When did you first feel like a writer?
I’d have to say that focusing on writing got me through really tough times as a shy, quirky teen: it provided a framework through which to see the world, a way to process a hypersensitivity to people and interpersonal dynamics, and an exciting, super-secret mission that lent escape and excitement to a challenging childhood.  I still like super-secret missions.
What's your philosophy about teaching a writing class?
I believe it’s essential to create an open, friendly, craft-focused community, where we all recognize we’re not here just for praise: we’re here to get better at our craft.  I like to look at stories first for what they’re trying to do: what tradition they fit into (experimental, realistic, scifi, mystery, tragedy) and then find ways to help them along. There are lots of different ways to write “well,” and advice & support should help a story (and writer) along it’s (her) own path.  And I like to ensure all comments are constructive and presented in a way that motivates the writer to make the project better.
And a little praise and camaraderie doesn’t hurt us all either: us writers are sometimes strange birds and we need to hang together.
If you could meet any fictional character, who would it be and why?
While it’s kind of a “wishing for more wishes” answer, I’d love to hang out with Dr. Who and go for Tardis rides.  Seems like you get to meet just about everyone that way. If we could tardis into books, I’d love to meet some of Deborah Eisenberg’s quirky, dreamy characters, hear Sonny play music out of James Baldwin’s “Sonny’s Blues,” and go down the crazy well with Murukami’s character in “The Wind-Up Bird Chronicle.”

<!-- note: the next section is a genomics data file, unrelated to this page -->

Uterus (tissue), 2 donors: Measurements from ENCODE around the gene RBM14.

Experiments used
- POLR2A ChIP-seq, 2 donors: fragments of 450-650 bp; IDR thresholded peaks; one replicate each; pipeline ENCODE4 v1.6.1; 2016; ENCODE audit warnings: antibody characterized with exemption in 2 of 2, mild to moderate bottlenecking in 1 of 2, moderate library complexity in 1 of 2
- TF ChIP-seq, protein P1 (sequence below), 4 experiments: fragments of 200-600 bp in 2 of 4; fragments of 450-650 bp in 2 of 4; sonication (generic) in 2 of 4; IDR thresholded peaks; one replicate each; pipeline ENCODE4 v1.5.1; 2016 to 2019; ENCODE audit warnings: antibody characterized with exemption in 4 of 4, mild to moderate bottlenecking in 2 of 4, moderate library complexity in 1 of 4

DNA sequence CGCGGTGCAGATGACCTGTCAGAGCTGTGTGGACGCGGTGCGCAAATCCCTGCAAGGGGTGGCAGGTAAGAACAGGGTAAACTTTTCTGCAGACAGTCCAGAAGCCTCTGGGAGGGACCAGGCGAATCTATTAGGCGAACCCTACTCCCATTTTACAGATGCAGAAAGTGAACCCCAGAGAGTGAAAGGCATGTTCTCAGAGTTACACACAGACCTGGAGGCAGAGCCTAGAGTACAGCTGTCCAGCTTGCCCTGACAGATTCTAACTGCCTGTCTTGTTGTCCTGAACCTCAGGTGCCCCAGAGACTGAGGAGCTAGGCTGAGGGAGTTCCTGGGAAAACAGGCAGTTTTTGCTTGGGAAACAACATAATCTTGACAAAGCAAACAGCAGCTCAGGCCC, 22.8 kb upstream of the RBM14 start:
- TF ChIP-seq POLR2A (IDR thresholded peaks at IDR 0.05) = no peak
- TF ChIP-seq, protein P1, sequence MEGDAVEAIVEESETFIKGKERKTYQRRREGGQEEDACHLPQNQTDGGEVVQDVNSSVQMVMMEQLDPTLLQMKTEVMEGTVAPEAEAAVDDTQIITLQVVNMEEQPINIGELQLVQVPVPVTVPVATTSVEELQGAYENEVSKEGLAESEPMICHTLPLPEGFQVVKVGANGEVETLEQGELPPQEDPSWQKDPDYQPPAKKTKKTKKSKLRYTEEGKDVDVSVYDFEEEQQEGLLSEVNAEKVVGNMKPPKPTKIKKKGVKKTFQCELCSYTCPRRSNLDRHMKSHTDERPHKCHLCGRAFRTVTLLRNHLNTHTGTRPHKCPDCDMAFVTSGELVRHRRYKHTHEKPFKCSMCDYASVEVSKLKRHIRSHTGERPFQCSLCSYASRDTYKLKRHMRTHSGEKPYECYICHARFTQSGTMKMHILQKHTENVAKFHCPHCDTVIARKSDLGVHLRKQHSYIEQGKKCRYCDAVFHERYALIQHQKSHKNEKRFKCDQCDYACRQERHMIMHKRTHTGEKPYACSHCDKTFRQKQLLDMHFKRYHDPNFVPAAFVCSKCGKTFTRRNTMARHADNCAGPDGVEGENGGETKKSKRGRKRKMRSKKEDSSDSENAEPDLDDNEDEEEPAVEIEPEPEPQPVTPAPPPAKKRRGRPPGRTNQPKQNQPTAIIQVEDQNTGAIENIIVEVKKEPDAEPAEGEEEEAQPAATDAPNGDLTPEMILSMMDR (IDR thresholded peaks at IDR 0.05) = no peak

Doug Lawson’s fiction has been cited as a 2014 Distinguished Story by the Best American anthology, received an Honorable Mention from the O. Henry Awards, and has appeared in a good number of literary publications, including multiple times in Glimmer Train Stories and the Mississippi Review, as well as in Passages North, the Sycamore Review, and other places. He’s won Glimmer Train’s yearly Fiction Open, received a Transatlantic Review Award for fiction, a Henfield award, and a fellowship from the Virginia Foundation for the Humanities, and his books include A Patrimony of Fishes, Beasts of the Walking City (as Del Law), and Bigfoots in Paradise (forthcoming from Red Hen Press). He lives in downtown Cville, and his blog is online at


“He was very personable and knowledgeable. He presented the information in a very usable way.”

“Doug was open and supportive and patient. Very much “no pressure” while still encouraging people to speak up.”

“He created a safe, judgement-free learning zone. He knows his stuff, but doesn’t take himself too seriously.”

“Very conversational and made me feel comfortable.” 

“He was great—personable, lighthearted, sympathetic.”

“Doug’s personal experience as a writer and his supportive approach make him a great instructor.”


“The Night Witches” published by New World Writing